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Making the Problem Go Away

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Method 1: Restore to the original

In many unwanted or unforeseen situations, the ideal solution is to return the status of something to how it was before the problem existed. Let’s not b talking about geopolitics or the state of the planet. Let’s think small. Laser treatment can be used to remove a tattoo that’s no longer wanted for some reason, and to return an area of skin to how it was before. Skin grafting can be used to approximate the condition of skin before a burn or injury. Hair transplanting does the same for hair on the (often male) human scalp. Hair colouring or hair dyeing can be used to restore the colour of (not necessarily female) human hair to what it might have been before.

Darning is what people’s great-grandmothers used to do to repair holes mostly in the heels of socks. A darning needle was used to attach parallel woolen threads in one direction and then over and under in the other. An attempt was usually made to approximate the colour which was probably grey anyway. The appearance of the result varied to how closely the yarn matched the original in colour and thickness. Invisible mending is a similar method for repairing holes in woven fabric but is more painstaking because it involves harvesting threads – for both the weft and the warp directions – from unseen portions of the garment or upholstery. These threads are then used one by one to re-weave the fabric where the hole was. Good eyesight and a magnifying glass are required. Unlike darning, an attempt is made to match the texture of the fabric and good results can be obtained for upholstery that often has a fairly coarse texture. In Japan, there’s probably more than one place in probably Kyoto, where this extreme mending is used to repair damage to patterned silk kimonos.

Putting things back to their original state is probably our preferred method of dealing with problems. Directives to do so are often a form of punishment. In the built environment, dirty surfaces are cleaned, worn ones repainted or repaired, deteriorated fittings are replaced, and zero-tolerance municipalities have teams of people removing graffiti from buildings. The cost of repairing physical damage to a building is compensated for by “damages” being awarded, architects can order faulty work made good, and municipalities can order illegal structures demolished, or illegal demolitions rebuilt.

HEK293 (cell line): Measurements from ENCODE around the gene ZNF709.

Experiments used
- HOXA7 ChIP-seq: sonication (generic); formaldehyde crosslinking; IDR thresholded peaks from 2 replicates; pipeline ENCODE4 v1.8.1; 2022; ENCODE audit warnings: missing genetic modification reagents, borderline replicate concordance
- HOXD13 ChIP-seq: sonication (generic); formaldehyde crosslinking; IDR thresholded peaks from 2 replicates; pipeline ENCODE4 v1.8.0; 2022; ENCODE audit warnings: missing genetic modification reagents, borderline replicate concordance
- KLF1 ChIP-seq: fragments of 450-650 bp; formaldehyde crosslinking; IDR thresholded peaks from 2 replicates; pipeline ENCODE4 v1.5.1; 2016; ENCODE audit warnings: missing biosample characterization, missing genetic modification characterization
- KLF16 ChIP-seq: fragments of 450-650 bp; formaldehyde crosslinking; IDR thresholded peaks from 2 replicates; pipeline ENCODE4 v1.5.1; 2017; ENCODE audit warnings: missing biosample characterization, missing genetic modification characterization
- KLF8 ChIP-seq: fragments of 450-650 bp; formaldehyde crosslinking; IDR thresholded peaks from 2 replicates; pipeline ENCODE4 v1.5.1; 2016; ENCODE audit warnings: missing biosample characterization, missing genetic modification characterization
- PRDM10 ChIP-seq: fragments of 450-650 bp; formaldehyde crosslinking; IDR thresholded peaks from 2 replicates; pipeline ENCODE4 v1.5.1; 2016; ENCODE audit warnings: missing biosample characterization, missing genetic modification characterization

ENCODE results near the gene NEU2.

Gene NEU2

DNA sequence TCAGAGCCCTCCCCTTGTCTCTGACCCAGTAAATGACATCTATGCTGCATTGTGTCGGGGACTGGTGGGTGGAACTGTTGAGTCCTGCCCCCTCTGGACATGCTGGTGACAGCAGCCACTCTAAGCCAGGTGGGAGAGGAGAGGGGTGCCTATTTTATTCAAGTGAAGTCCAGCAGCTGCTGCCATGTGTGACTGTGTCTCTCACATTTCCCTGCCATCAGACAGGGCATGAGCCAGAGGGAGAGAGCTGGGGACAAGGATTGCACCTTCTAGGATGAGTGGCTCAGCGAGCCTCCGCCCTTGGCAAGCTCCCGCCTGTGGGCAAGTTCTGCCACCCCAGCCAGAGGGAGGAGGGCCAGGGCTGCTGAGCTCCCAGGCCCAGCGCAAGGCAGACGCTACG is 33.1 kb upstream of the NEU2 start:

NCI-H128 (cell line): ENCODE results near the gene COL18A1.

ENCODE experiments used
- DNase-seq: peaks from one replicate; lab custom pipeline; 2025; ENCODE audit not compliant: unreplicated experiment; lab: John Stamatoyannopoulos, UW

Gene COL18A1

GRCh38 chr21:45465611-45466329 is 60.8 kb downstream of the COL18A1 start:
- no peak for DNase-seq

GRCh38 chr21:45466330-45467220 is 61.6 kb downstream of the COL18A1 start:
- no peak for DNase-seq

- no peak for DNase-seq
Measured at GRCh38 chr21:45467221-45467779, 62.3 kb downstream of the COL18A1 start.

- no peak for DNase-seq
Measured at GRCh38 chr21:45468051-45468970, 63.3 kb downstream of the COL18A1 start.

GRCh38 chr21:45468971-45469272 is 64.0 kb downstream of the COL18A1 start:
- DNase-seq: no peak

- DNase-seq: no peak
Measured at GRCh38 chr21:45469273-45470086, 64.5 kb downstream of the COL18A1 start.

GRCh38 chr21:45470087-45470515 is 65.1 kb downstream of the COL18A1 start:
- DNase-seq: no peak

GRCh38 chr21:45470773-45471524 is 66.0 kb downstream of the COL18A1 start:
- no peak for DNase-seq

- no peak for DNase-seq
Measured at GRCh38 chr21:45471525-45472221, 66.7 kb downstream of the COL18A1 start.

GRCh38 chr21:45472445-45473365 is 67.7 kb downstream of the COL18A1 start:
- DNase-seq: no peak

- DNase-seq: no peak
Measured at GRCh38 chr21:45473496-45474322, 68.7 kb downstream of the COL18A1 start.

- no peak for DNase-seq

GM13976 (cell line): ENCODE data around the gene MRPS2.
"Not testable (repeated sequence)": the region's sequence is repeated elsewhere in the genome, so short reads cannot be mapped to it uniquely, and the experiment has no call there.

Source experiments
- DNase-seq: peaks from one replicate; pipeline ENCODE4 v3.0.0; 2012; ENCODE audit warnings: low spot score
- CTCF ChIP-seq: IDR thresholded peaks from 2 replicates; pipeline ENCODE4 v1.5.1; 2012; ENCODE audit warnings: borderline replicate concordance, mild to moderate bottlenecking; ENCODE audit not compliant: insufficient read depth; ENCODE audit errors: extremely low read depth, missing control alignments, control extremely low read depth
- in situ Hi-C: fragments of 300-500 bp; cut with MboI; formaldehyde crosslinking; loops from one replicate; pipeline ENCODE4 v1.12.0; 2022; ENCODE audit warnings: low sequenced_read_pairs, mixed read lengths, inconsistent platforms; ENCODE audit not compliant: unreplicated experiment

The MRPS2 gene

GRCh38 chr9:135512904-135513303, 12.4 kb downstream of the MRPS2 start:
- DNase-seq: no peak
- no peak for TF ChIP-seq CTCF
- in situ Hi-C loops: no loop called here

Some say the 1983–1986 rebuilding of Mies van der Rohe’s 1926 Barcelona Pavilion demolished in 1930 was a correction of a historical wrong. The second time around it was built with proper foundations and rear elevation, improved roof drainage details, and expensively golden onyx slices tiled more dramatically. It’s what Mies would have wanted.

Method 2: Disguise the problem

It’s sometimes not possible to restore something to the original. Reconstructive surgery and prosthetics can’t always restore a situation all the way back to a former or former desired state where there was no problem. Tattoos that are no longer wanted can be reworked and made into part of a different design. This technique of adding to a design to disguise some earlier state has probably existed for a long time but is gaining in popularity amongst persons who don’t want to go to the trouble, expense or pain of laser removal. Partial laser removal to subtract from a design to make it into something else entered the popular imagination when actor Johnny Depp had his Winona Forever tattoo partially erased to read Wino. Forever. In the built environment it is acceptable for unsightly, deteriorated or otherwise blemished surfaces to be hidden by cosmetic veneers. Veneers and cladding are often used to conceal unsightly structures materials or construction. Unsightly services above retail spaces are often painted black or dark grey to make them less obvious while white plaster and bright and focussed lighting direct our gaze towards the merchandise.

There’s a variation on invisible mending that applies patches to holes in patterned fabric but the patches are chosen to have a similar colour and complexity of pattern. The pattern may not be identical but you will be unlikely to notice the repair unless you are looking for where the fabric was patched. This type of invisible mending touches upon the physiology of the eye, and also a bit of psychology as well because sometimes we won’t see a problem unless we’re looking for one. This is of no great consequence for holes in garments but, with building maintenance, it’s a good idea to have an idea of what might go wrong and to then go looking for evidence of it. Cosmetic or optical coverups might work for scuffed surfaces but they won’t be effective against mould, rusting reinforcement or many other problems that usually involve the presence of water where it is not supposed to be.